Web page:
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Positive preliminary XPS tests in apple tree orchards

Zasso Group AG, a leading specialist in electric weeding solutions, participated in successful efficiency and ecotox pre-testing in an apple orchard weed control strategy at the La Morinière experimental farm of CTIFL in Saint-Epain, France during the entire 2020 season. The XPS from AGXTEND’s family of XPOWER™ electric weeding solutions was used.

CTIFL is the Interprofessional Technical Centre for Fruit and Vegetables in France. It is an independent, public and recognised research institute for orchard growers.

The aim of these tests was to assess initial efficiency and ecotox performance in this segment using the XPS solution, and to evaluate the necessary mechanical adaptations of the XPS machine, currently commercialized only for wide vineyards.

Today orchards are in a transitional phase regarding weed control. For example, apple trees are being planted with rootstocks. These usually form superficial roots, but this phenomenon is increased with chemical herbicides and with the irrigation that is sometimes installed. The roots do not make the effort to go deep because they do not compete on the surface of the soil and do not need to go deep for their water supply.

Apples (Malus) form a plant genus of the pome fruit family (Pyrinae) in the rose family (Rosaceae). The genus includes about 42 to 55 species of deciduous trees and shrubs from forests and thickets of the northern temperate zone in Europe, Asia and North America, which have also given rise to a large number of often difficult-to-distinguish hybrids.

The authorities are considering certain herbicide bans, but non-chemical alternatives today are technically difficult to implement.

Mowing is often used but it leads to the implement of perennials that compete with the apple tree for water and nutrients. Irrigation rates could then be increased. Other alternatives (e.g. thermal) are currently marginal because they are not efficient enough, too slow or too dangerous.

In 2020, two weeding methods were compared by the CTIFL research team: a chemical reference as used in many conventional orchards and the Electroherb™ using the XPS machine.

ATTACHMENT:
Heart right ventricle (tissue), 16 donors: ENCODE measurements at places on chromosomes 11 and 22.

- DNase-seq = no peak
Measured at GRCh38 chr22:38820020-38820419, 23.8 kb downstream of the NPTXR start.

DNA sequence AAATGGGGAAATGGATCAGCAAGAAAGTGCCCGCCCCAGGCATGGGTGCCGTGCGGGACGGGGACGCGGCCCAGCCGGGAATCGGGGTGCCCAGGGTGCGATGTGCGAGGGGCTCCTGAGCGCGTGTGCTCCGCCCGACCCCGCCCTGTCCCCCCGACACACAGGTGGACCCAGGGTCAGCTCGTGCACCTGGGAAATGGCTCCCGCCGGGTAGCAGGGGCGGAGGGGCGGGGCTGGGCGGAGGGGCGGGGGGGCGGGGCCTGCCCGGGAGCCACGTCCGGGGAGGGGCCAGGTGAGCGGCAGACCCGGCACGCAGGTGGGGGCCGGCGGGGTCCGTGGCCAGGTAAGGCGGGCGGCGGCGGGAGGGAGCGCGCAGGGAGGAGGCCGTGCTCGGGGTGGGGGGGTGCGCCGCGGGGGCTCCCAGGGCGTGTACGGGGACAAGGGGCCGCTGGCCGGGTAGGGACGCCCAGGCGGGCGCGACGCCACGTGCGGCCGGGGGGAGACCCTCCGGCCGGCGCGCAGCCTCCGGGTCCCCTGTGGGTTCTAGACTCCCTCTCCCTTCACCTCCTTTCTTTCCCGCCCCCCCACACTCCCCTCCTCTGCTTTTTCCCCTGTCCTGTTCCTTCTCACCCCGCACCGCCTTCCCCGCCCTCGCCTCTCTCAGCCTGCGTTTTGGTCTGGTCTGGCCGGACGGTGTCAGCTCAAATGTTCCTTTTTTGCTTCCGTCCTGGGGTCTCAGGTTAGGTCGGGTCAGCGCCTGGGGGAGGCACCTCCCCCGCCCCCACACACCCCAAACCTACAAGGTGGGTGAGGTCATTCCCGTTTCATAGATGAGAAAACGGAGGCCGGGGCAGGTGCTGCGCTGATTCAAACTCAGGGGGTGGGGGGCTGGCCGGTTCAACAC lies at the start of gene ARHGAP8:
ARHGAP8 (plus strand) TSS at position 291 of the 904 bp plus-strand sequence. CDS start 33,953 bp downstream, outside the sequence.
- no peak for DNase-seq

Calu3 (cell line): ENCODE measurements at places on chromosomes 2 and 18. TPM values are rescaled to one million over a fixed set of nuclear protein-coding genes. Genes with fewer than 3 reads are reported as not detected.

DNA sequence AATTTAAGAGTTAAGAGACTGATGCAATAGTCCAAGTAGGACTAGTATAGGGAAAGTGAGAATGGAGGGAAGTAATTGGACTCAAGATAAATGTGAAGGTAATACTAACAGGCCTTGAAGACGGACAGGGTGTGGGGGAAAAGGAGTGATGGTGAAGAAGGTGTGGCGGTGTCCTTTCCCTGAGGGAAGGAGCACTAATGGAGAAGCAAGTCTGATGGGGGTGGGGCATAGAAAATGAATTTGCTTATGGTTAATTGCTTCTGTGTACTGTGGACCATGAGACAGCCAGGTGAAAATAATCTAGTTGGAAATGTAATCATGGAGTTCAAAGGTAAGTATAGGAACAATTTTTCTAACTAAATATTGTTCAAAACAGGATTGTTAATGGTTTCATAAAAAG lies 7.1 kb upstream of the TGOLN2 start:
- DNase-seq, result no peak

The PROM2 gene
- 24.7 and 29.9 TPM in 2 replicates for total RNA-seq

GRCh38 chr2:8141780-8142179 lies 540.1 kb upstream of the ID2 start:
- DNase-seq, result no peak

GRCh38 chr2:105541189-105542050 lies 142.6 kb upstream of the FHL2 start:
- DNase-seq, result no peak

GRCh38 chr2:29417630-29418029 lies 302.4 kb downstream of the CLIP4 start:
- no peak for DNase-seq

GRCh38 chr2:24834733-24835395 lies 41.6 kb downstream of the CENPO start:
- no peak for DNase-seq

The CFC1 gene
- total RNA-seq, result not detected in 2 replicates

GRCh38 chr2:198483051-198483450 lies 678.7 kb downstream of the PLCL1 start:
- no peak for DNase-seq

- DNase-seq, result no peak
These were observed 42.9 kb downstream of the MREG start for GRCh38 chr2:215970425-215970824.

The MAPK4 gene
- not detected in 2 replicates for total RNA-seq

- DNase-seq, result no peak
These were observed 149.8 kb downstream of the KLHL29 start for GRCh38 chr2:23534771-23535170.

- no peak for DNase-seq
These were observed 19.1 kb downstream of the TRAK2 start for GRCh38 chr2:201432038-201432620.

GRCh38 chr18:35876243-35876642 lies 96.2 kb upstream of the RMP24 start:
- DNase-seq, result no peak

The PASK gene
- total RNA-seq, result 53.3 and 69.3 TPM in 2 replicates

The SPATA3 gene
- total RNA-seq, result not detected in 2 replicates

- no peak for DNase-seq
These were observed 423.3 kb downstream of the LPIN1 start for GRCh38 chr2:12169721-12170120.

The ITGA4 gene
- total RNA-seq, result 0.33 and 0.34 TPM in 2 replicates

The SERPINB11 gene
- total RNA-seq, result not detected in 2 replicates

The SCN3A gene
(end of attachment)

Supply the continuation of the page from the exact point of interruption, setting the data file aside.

During the spring two chemical weedings were done and three Electroherb™ were done with a mowing during the spring because the year 2020 was favourable to the development of weeds.

Tests carried out on a microjet irrigated plot show efficiency curves and therefore soil cover that are broadly the same with a chemical herbicide and with Electroherb™.

Figure 1.0: XPS Gen1 equipment with applicator mounted on a front frame, using a New Holland T4 tractor, at a speed of 2.5 km/h. 6 3KVA power units.
Soil moisture: 5-25%. Soil type: clay-loam.

At the end of the season, in September, the Electroherb™ condition had lower grass cover than the chemical herbicide condition but statistically they were classified in the same group, in other words broadly the same efficiency.

Based on these tests with CTIFL, Zasso’s development has identified a need to design applicators that can accommodate for mounds of soil between fruit trees, through length and height adjustments. Such orchards-compatible applicators will be made available from Q2 2021.

Figure 2.0: Despite the use of an XPS not yet adapted to orchards, this electric weeding pre-tests
in 2020 at CTIFL made it possible to significantly reduce the percentage of weed cover.
Reference = chemical treatment

An earthworm count was made one day after each Electroherb™ treatment in April, May and July. No difference in the number of individuals was found. The number of earthworms observed post treatment in April (15 ind/m2) and May (50/m2) was consistent with or even higher than the national averages observed in orchards (15 ind/m2), and the benchmark.

In summary, very promising pre-tests in the orchards. Confirmatory tests will be carried out in 2021 with more modalities, more scenarios, and more analyses, using a new XPS applicator adapted for orchards. The ecotox part will again be analysed with not only macrofauna but also microfauna, bacteria, and fungi.

The conclusion from the CTIFL report is that the Electroherb™ technology, applied by the XPS,
showed that its mode of action represents a suitable alternative to conventional, chemical weed control practices or to other alternative practices.